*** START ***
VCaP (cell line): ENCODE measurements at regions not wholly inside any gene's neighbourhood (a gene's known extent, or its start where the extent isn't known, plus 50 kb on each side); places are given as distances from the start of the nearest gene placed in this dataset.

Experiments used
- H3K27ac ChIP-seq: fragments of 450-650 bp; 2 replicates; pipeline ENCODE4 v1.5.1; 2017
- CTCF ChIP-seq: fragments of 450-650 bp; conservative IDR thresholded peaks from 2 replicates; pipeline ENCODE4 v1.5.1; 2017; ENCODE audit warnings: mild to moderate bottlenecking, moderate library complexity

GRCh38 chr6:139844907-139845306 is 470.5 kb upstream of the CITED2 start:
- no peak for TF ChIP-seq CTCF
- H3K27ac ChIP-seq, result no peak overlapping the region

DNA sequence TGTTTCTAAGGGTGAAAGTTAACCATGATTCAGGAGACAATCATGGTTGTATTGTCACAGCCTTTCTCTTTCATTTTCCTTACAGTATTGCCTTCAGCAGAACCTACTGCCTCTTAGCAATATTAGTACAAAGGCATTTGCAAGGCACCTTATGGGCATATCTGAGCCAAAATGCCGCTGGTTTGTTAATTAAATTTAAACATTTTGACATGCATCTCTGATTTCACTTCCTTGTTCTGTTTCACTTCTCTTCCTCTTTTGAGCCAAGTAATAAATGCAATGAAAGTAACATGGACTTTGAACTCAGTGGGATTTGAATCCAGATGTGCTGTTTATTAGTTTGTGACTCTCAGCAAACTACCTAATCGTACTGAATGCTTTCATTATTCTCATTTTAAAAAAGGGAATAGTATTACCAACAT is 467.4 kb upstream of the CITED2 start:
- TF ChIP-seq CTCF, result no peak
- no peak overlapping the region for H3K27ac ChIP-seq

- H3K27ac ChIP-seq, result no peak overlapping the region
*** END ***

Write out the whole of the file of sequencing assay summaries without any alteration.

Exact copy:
VCaP (cell line): ENCODE measurements at regions not wholly inside any gene's neighbourhood (a gene's known extent, or its start where the extent isn't known, plus 50 kb on each side); places are given as distances from the start of the nearest gene placed in this dataset.

Experiments used
- H3K27ac ChIP-seq: fragments of 450-650 bp; 2 replicates; pipeline ENCODE4 v1.5.1; 2017
- CTCF ChIP-seq: fragments of 450-650 bp; conservative IDR thresholded peaks from 2 replicates; pipeline ENCODE4 v1.5.1; 2017; ENCODE audit warnings: mild to moderate bottlenecking, moderate library complexity

GRCh38 chr6:139844907-139845306 is 470.5 kb upstream of the CITED2 start:
- no peak for TF ChIP-seq CTCF
- H3K27ac ChIP-seq, result no peak overlapping the region

DNA sequence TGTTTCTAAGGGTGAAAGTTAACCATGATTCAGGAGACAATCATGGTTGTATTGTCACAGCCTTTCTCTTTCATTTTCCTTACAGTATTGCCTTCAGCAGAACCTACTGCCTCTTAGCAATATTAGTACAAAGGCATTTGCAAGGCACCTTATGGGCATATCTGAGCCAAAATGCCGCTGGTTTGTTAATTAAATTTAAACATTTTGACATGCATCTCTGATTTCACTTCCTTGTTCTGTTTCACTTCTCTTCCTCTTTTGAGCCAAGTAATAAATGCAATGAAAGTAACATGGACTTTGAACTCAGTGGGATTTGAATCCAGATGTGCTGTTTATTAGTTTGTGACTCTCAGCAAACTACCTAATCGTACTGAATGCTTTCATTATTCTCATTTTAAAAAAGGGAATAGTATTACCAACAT is 467.4 kb upstream of the CITED2 start:
- TF ChIP-seq CTCF, result no peak
- no peak overlapping the region for H3K27ac ChIP-seq

- H3K27ac ChIP-seq, result no peak overlapping the region